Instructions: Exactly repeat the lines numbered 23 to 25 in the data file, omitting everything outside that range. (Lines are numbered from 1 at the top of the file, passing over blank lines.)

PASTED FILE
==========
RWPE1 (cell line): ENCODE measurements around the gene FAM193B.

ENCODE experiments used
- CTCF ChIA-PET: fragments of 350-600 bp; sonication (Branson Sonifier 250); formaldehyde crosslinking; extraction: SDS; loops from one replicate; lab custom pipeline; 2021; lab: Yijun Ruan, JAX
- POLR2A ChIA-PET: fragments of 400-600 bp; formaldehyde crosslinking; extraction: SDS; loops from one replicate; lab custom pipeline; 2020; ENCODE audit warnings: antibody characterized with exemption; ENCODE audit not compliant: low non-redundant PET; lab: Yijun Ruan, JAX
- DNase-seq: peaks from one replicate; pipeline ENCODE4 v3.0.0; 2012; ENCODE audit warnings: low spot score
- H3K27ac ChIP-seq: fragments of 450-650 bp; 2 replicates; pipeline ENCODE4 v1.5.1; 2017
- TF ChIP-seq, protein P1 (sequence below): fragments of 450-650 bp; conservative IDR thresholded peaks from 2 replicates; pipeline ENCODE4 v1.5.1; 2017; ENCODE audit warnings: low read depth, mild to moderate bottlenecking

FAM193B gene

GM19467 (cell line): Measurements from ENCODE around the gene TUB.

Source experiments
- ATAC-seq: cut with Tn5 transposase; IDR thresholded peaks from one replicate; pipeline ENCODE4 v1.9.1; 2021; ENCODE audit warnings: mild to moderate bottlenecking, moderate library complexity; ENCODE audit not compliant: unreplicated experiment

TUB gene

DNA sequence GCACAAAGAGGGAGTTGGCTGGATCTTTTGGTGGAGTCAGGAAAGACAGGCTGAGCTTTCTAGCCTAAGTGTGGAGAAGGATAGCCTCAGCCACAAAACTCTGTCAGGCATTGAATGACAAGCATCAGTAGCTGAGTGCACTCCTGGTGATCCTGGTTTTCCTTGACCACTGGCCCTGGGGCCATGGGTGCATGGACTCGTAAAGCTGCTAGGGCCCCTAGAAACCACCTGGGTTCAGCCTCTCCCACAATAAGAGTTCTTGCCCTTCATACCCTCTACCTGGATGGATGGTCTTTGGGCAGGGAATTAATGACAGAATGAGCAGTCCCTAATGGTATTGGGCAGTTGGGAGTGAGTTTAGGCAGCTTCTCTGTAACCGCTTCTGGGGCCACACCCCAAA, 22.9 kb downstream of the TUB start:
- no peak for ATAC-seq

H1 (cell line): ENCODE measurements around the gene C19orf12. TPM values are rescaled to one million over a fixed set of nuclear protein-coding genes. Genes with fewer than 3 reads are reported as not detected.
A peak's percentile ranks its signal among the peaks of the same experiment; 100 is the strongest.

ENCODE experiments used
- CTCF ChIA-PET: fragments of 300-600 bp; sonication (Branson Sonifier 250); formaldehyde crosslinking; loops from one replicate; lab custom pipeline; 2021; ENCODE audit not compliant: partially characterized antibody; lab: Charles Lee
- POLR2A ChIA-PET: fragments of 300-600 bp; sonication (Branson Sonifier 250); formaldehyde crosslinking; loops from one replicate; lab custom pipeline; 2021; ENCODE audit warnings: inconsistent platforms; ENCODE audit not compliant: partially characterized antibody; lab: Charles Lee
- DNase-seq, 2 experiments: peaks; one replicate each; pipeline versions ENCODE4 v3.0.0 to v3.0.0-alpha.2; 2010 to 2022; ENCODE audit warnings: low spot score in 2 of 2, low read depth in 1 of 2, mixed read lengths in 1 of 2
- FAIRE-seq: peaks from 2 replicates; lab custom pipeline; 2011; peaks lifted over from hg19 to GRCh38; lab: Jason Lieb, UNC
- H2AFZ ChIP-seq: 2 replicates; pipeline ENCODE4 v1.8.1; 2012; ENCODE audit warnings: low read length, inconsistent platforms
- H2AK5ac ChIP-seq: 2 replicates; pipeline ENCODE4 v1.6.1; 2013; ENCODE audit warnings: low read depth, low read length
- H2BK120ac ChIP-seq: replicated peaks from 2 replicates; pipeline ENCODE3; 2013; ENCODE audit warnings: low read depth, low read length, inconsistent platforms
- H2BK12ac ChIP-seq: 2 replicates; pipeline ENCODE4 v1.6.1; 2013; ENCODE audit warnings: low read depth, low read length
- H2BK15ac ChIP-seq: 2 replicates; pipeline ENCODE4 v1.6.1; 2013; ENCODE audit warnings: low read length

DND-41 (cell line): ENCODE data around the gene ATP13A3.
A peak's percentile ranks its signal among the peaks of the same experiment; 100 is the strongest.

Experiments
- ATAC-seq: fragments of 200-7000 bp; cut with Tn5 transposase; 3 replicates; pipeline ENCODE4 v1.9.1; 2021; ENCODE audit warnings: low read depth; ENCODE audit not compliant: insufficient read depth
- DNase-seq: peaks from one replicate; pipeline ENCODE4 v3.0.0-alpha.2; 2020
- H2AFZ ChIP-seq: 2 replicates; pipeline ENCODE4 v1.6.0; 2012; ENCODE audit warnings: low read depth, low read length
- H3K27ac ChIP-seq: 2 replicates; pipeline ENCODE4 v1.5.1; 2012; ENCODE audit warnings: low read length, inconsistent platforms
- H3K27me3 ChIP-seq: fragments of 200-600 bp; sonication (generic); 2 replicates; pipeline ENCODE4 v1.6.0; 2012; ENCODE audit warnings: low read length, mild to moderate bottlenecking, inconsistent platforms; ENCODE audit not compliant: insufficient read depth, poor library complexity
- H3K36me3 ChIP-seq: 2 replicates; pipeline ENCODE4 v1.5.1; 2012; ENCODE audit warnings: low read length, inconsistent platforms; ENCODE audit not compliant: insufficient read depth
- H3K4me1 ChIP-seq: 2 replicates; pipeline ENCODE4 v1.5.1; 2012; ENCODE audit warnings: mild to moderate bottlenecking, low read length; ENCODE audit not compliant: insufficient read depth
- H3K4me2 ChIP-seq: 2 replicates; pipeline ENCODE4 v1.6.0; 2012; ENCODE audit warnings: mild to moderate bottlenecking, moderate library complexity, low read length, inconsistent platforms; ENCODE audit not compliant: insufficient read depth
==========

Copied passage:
- H2AK5ac ChIP-seq: 2 replicates; pipeline ENCODE4 v1.6.1; 2013; ENCODE audit warnings: low read depth, low read length
- H2BK120ac ChIP-seq: replicated peaks from 2 replicates; pipeline ENCODE3; 2013; ENCODE audit warnings: low read depth, low read length, inconsistent platforms
- H2BK12ac ChIP-seq: 2 replicates; pipeline ENCODE4 v1.6.1; 2013; ENCODE audit warnings: low read depth, low read length